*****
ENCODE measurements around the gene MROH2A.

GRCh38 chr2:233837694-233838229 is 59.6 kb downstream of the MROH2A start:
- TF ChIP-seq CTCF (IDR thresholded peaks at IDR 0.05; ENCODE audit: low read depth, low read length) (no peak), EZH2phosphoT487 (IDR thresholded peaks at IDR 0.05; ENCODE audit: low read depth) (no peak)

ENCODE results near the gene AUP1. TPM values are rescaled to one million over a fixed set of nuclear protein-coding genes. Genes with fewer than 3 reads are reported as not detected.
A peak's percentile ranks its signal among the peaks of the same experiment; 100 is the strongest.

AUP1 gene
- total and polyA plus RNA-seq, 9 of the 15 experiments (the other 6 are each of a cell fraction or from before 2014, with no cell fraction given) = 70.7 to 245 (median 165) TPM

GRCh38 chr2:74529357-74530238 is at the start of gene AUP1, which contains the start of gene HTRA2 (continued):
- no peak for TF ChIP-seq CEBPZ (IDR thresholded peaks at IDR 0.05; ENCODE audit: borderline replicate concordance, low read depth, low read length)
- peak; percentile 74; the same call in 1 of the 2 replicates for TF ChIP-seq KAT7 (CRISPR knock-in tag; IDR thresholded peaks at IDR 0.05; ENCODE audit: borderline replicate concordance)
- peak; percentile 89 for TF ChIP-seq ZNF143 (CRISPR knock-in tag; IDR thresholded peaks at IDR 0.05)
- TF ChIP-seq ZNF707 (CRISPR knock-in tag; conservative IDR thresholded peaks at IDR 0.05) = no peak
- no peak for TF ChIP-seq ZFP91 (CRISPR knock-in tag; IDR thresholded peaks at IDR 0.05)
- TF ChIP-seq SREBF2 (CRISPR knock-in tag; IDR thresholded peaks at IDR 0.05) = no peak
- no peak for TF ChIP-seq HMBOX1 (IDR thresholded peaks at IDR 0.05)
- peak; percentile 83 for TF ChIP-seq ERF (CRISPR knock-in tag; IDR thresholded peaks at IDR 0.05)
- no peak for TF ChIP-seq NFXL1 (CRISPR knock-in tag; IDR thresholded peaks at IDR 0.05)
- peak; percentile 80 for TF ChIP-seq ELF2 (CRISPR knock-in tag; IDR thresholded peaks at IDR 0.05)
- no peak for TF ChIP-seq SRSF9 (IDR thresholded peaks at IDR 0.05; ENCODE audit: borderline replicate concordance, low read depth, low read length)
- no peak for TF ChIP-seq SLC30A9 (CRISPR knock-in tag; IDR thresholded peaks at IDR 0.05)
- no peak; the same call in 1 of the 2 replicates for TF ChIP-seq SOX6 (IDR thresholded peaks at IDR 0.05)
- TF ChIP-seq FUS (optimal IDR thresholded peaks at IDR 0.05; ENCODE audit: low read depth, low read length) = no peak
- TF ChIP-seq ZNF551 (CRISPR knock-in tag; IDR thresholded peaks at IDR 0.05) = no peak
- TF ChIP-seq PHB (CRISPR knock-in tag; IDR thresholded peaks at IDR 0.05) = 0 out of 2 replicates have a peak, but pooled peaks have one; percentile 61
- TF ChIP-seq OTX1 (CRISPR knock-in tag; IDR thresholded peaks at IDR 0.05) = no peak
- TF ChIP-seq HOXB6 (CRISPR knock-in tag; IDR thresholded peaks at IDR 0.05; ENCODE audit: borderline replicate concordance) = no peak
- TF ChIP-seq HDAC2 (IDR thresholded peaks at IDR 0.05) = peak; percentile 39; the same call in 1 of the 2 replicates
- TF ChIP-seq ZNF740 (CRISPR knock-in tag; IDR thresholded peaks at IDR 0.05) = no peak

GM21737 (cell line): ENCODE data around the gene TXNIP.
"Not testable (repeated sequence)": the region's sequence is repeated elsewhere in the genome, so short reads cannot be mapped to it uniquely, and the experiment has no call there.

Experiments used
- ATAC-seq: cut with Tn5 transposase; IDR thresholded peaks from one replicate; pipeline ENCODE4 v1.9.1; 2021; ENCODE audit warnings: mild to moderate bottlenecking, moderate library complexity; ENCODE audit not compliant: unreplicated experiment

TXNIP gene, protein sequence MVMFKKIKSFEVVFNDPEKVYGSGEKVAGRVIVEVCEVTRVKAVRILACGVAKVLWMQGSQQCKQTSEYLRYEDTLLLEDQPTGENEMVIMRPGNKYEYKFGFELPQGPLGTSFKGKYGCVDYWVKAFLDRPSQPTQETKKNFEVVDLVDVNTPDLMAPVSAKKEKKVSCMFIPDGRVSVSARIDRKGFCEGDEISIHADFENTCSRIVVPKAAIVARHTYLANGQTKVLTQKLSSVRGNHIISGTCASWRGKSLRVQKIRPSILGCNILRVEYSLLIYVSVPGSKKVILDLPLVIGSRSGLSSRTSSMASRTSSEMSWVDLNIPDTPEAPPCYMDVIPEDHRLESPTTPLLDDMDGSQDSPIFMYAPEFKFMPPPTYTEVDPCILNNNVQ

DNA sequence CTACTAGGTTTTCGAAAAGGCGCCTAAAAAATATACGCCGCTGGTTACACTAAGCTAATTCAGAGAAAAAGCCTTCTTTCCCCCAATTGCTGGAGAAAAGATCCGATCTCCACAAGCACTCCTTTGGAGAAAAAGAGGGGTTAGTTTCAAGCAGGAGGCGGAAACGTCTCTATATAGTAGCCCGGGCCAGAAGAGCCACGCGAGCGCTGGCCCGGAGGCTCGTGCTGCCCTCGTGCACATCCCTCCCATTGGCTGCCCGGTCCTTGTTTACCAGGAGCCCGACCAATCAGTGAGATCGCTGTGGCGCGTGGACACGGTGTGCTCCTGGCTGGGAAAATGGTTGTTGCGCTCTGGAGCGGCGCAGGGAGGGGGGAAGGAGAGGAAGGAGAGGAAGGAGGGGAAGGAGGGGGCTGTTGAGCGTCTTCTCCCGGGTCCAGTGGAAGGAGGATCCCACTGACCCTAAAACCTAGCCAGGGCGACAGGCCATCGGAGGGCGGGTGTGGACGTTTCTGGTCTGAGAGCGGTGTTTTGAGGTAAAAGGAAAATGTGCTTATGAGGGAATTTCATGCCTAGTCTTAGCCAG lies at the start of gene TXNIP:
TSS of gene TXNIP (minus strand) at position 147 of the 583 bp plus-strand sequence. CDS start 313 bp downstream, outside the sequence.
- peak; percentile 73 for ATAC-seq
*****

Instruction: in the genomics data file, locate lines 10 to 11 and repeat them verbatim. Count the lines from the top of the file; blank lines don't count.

- peak; percentile 74; the same call in 1 of the 2 replicates for TF ChIP-seq KAT7 (CRISPR knock-in tag; IDR thresholded peaks at IDR 0.05; ENCODE audit: borderline replicate concordance)
- peak; percentile 89 for TF ChIP-seq ZNF143 (CRISPR knock-in tag; IDR thresholded peaks at IDR 0.05)